We are probably all too familiar with the consequences of unsuitably and impractically designed or implemented products and services. USB ports, in which the sticks are rarely put in the first attempt. Or airports where countless passengers don’t catch flights because it’s sometimes impossible to get to another terminal at the right time. Then, for example, there’s the Swiss knife and Google’s search engine, which is known for its simplicity, practicality and user friendliness. Or Ike’s system of purchasing and taking over goods. Quite a complete contradiction, isn’t it? So we see that the value of quality design is anything but marginal. On the one hand, it brings obvious commercial advantages, but there is much more to it. Let’s see how good design affects financial performance and corporate performance! McKinsey&Company has monitored 300 companies in the most comprehensive survey (on a concrete theme) over a five-year period, for which it collected more than 2,000,000 financial data and recorded more than 100,000 design actions. From the data collected, the use of t.im. The McKinsey Design Index (MDI) (we say more about this) has a link between the weight the company is putting on the “strong” design and the business performance it achieves. The results show that, according to MDI, solid design companies also have a 4-7% higher annual revenue growth than comparable companies in the industry and as much as 5-9% higher annual return capital growth to shareholders than comparable industry companies. When it comes to billions of dollars, such percentages represent figures that are anything but negligible.  More than 40% of surveyed companies aren’t talking to their end users during development, and just over 50% admitted that they don’t possess an objective way to assess or set targets for their design teams’ output,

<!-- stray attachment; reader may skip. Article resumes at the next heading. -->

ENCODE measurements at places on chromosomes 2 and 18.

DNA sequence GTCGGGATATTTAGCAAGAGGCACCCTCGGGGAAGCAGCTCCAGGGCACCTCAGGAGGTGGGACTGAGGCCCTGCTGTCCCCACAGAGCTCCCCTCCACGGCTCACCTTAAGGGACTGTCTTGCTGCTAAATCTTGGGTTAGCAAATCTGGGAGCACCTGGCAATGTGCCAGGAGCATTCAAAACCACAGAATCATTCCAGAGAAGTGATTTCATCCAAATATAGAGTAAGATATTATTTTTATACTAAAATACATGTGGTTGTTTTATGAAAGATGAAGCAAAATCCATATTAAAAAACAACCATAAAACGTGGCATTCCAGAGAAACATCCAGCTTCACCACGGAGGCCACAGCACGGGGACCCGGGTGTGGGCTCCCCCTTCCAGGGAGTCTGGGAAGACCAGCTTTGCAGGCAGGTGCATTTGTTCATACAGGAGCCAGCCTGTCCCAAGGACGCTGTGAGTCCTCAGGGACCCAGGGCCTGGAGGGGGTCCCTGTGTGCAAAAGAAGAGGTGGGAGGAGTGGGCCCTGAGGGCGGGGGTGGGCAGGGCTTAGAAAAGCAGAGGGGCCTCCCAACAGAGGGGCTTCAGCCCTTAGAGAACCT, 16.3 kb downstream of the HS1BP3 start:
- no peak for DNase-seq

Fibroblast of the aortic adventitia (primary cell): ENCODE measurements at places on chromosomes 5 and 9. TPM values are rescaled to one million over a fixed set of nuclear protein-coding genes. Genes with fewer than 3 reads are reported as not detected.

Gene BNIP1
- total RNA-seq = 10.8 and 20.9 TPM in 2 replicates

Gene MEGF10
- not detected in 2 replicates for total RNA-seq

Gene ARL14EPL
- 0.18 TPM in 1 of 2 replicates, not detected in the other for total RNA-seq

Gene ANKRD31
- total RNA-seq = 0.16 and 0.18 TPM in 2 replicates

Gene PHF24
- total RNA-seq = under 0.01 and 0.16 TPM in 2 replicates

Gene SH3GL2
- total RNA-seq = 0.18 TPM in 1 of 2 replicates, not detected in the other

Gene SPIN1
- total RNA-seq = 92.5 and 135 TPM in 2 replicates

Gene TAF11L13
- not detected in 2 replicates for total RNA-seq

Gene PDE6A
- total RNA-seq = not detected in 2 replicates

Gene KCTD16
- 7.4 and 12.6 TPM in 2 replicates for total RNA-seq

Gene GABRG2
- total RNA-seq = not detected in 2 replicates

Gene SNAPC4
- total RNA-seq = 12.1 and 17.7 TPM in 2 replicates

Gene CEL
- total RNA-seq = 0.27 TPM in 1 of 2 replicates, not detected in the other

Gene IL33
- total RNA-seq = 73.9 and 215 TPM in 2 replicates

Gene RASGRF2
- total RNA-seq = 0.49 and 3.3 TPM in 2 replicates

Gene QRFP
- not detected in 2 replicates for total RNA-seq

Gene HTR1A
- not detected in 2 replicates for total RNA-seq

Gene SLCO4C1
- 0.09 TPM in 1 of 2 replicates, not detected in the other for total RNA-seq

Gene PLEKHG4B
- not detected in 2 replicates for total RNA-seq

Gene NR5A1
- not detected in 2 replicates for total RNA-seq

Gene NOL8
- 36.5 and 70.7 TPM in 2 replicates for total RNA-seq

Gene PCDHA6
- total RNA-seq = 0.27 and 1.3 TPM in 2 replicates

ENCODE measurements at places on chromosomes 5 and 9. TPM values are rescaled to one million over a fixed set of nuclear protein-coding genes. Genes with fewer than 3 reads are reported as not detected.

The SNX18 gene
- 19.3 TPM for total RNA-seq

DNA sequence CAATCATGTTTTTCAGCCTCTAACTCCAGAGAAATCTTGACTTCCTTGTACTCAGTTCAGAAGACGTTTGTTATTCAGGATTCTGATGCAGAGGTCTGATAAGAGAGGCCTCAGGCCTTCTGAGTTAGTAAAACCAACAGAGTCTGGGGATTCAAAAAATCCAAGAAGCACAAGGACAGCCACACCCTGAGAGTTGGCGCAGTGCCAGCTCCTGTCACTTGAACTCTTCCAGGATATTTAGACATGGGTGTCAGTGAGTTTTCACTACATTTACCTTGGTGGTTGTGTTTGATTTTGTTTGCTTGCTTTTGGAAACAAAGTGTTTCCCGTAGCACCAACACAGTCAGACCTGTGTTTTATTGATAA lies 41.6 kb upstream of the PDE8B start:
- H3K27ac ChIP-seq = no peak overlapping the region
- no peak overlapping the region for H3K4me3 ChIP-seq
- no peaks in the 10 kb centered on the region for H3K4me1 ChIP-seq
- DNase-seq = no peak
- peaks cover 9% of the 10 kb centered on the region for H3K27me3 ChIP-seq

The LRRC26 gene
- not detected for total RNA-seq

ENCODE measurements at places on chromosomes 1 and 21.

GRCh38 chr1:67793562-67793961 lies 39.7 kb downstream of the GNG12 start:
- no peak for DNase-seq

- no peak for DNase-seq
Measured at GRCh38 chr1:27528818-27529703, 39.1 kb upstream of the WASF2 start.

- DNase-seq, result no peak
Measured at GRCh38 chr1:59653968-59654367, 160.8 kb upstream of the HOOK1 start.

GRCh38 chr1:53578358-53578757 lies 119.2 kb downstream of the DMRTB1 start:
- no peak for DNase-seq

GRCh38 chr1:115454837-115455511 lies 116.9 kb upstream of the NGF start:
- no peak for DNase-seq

Now let’s see what MDI represents and how companies take care of and come up with quality and solid designs. In the survey, the most successful design companies are considered top-management, while companies that occupy lower positions on the performance scale represent design rather than subprime to-do or is considered a middle-management task. As 4 core MDI guides, McKinsey&Company listed the following thesis as 4 core guides of the MDI, thus citing the following:

More than a feeling;

It’s analytical leadership: Design should be ‘’measured’’(e.g. surveys regarding satisfaction, usability…) and pursued with the same commitment as the company’s revenues and business performance. For example, a gaming (computer games) company found that a small change in the functionality of their website brought a 25% increase in sales. Pretty good relationship, huh? However, there is still a huge proportion of companies whose governing bodies place shamefully little meaning on design.

More than a product; It’s User Experience: